One of the tax changes in the just-passed bill to avert the so-called fiscal cliff, writes Sheldon Richman, is a rise in the long-term capital gains tax for upper-income people (over $400,000 for single filers). During the George W. Bush years, the tax on capital gains (and dividends) dropped to 15 percent. Under the new law the tax will rise to 20 percent for those wealthier taxpayers. During the recent controversy over taxes, some people wondered why capital gains should be taxed at a lower rate than ordinary wages and salaries, the top rate on which is now 39.6 percent. Is this a favor to the rich or does the difference have a basis in sound economics?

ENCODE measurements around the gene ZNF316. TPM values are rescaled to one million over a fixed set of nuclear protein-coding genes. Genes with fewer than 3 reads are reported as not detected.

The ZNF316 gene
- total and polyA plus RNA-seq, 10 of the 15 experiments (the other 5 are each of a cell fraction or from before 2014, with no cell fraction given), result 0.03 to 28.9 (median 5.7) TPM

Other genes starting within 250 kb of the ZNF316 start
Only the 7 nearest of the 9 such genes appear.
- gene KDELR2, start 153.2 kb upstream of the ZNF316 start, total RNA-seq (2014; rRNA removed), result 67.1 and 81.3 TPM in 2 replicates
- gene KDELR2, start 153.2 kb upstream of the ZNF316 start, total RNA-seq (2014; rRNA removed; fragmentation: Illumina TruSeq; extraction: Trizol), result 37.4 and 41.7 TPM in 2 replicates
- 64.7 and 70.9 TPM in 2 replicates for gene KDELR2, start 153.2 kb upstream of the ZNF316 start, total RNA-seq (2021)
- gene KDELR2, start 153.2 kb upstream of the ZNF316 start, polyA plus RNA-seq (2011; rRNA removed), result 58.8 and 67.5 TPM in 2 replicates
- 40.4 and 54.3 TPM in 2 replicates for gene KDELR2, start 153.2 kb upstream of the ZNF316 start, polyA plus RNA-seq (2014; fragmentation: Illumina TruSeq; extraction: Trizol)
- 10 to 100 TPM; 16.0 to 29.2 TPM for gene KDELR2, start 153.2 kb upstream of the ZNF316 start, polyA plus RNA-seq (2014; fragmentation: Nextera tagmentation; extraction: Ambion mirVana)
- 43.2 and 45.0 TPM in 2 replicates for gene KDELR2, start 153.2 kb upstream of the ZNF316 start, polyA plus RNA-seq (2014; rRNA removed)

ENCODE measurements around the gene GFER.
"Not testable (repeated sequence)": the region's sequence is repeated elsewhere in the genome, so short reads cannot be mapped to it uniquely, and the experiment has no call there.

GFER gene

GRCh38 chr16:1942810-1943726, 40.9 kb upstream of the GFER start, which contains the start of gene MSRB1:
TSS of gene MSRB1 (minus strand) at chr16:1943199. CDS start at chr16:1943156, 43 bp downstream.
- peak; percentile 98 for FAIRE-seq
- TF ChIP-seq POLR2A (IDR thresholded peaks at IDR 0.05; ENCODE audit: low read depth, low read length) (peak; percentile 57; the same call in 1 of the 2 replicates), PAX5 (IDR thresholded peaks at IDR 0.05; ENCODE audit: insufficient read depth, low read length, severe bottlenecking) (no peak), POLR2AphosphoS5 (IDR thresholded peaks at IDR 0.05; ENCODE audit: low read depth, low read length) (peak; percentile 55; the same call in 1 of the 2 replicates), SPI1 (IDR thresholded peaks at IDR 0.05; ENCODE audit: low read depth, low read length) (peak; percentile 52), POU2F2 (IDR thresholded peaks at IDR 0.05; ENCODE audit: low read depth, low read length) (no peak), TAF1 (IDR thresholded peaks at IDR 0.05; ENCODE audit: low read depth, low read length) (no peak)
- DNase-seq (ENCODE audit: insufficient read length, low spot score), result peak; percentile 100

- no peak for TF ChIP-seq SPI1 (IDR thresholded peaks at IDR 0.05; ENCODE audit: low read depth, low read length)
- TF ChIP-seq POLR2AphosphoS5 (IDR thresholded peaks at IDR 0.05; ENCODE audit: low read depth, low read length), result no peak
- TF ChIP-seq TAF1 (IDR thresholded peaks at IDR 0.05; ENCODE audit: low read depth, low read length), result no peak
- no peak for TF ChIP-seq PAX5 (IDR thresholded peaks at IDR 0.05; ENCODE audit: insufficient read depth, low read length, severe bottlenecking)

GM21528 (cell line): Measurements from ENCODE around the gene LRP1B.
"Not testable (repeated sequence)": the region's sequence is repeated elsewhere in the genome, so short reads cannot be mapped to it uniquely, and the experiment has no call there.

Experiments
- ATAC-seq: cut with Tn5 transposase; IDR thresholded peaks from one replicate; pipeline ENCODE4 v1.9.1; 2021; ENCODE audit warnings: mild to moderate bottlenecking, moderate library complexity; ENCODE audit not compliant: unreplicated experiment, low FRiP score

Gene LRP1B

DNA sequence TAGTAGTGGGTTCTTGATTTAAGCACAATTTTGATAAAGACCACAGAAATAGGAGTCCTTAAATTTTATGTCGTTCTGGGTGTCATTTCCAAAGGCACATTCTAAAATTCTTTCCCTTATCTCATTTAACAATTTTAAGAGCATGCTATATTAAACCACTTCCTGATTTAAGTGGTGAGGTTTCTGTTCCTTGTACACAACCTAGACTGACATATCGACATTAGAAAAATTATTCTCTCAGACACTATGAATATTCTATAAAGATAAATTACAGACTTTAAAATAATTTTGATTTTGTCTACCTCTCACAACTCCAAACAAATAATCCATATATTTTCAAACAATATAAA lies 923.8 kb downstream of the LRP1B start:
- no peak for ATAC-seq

The mom got the kid back, but not the car.
American Thinker says its claims about Dominion Voting Systems were "completely false."
Let people join with the like-minded to reject officials and laws that don’t suit them and to construct systems that do.
A comparison of Texas and California suggests that legal edicts matter less than The New York Times thinks.